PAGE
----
When venturing out in the dark in Estonia, take a cue from the locals and wear a reflector. It is a small piece of plastic or fabric that makes pedestrians visible to oncoming traffic. The concept was first invented in 1934 by British road worker Percy Shaw, who was inspired by the reflective qualities of cats' eyes. Virtually all children and over two thirds of adults wear reflectors, largely due to a 2011 law that requires their use in darkness and conditions of poor visibility.
A stylish and practical detail
A reflector protects its wearer in the dark. However, keep in mind that not all reflector like items are functional reflectors. Only certified reflectors that comply with regulations provide protection in the dark and make you visible. Car drivers and other road users can see you in dark Estonian nights only if:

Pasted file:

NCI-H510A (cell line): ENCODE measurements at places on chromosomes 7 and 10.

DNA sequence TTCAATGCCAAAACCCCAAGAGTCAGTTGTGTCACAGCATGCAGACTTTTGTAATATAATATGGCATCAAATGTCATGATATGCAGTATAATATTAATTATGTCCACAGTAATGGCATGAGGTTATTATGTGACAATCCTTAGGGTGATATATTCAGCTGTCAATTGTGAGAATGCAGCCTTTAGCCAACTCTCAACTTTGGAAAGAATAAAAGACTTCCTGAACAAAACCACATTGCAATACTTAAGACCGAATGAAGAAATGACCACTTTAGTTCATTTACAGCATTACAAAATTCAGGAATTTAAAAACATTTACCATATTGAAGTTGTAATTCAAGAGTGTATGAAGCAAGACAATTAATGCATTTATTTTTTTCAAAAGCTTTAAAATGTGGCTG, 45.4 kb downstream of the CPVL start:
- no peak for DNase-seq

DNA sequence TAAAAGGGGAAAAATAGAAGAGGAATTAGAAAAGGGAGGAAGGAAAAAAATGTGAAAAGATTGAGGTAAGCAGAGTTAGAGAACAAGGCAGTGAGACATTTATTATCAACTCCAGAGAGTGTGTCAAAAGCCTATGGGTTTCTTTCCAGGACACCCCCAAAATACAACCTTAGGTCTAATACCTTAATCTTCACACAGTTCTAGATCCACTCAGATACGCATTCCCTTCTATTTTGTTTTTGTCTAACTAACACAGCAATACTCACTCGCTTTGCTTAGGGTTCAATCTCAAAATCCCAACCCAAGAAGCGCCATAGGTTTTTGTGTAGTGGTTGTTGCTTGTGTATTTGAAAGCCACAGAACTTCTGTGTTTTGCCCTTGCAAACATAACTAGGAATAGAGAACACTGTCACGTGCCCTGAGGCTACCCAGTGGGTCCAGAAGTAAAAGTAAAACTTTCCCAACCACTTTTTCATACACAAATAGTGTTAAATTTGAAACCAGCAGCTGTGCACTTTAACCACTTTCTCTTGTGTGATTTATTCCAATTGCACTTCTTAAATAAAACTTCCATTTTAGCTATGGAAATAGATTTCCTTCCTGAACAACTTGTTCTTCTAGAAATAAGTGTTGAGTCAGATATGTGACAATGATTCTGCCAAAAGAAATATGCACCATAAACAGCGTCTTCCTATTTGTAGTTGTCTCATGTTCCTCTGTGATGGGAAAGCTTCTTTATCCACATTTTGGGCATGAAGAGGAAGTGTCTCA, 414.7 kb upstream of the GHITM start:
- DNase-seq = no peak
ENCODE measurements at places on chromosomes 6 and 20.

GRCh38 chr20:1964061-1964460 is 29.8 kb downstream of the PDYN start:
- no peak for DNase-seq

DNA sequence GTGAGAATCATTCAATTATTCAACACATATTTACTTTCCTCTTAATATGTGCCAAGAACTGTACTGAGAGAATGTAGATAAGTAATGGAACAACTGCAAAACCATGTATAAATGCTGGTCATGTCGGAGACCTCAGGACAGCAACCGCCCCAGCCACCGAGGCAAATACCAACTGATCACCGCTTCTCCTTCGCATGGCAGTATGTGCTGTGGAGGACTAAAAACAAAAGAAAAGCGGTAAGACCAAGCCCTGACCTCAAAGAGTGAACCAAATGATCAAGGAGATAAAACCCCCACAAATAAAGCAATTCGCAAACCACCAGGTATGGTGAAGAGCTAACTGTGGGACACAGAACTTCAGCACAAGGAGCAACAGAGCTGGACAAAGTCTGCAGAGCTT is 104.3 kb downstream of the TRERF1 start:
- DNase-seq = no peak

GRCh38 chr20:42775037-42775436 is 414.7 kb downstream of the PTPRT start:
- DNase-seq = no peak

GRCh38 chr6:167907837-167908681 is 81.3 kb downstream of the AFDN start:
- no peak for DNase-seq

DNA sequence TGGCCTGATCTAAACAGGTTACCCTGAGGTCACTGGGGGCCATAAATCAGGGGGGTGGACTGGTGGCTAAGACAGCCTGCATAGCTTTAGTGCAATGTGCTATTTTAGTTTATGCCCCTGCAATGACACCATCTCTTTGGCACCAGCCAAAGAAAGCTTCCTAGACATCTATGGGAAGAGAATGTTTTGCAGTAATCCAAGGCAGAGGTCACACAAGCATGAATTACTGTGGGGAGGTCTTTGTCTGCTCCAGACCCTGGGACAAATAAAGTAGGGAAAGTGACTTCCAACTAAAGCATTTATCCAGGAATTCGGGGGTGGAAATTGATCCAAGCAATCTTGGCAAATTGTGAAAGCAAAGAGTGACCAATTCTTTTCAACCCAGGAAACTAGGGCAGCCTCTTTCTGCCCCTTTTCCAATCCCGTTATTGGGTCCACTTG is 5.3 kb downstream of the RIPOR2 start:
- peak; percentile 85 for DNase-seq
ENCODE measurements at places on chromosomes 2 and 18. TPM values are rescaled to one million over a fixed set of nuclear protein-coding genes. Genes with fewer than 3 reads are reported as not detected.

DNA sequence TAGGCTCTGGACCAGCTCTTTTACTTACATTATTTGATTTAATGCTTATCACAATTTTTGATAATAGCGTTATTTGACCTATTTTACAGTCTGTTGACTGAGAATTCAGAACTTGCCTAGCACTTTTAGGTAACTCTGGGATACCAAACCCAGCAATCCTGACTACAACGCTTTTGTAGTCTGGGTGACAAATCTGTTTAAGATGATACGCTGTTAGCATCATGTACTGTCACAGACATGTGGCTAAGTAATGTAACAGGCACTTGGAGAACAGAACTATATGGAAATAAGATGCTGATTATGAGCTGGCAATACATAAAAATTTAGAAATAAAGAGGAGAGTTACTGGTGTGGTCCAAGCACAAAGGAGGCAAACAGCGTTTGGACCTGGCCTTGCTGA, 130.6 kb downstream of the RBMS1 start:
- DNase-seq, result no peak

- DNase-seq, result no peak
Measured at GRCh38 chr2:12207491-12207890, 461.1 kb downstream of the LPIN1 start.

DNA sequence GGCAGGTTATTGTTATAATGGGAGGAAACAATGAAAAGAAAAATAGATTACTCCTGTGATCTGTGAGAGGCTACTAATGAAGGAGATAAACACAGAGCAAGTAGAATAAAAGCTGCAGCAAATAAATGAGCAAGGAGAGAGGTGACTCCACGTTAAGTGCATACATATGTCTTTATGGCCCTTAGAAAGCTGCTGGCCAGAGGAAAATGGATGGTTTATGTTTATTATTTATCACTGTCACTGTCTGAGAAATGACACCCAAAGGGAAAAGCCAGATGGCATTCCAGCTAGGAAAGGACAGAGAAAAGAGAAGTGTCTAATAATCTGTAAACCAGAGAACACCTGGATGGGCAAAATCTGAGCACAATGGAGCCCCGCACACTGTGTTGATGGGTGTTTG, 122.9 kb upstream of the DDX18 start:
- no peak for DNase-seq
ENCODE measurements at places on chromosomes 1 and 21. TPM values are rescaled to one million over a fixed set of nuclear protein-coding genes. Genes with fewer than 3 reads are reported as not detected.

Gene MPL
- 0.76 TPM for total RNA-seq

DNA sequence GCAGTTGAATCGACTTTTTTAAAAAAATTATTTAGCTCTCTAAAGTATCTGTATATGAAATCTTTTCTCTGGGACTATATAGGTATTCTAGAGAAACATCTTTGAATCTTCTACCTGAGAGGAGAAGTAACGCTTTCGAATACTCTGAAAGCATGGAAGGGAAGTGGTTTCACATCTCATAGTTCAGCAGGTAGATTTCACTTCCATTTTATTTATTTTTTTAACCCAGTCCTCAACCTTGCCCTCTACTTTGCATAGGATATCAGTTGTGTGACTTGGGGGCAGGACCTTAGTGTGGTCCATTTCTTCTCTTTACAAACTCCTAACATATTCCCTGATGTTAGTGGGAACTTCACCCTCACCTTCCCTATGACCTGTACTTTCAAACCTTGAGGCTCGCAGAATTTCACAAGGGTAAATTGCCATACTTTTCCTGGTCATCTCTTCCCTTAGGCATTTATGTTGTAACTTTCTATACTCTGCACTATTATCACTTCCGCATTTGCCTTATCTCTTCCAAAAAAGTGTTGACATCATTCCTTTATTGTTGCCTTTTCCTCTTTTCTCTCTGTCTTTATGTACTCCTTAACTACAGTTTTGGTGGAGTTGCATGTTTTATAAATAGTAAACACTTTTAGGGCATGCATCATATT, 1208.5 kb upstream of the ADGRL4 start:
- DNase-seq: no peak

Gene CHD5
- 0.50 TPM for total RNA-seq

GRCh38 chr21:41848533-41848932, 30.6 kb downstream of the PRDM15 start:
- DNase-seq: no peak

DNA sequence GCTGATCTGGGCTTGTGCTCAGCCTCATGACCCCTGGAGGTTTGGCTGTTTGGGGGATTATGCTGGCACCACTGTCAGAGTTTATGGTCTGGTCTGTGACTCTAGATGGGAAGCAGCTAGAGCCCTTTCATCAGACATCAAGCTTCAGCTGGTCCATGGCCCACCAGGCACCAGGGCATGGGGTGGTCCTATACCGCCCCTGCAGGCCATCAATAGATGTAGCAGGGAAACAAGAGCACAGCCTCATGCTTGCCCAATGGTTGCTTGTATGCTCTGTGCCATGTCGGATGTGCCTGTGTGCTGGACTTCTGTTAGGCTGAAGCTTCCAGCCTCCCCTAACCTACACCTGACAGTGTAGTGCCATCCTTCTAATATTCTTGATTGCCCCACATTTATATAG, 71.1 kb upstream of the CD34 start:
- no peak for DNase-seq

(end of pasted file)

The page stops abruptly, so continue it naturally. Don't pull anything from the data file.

- the manufacturer has labelled the product as a reflector (not a reflective accessory),
- the label of the reflector includes a reference to the standard CE EN 13356,
- the reflective surface of the reflector is at least 15 cm2 in size.
In order to ensure that a reflector that meets the aforementioned criteria can protect you to the fullest, attach it to your coat or jacket (the side facing the road) so that the reflector is at a 50–80 cm height from the ground.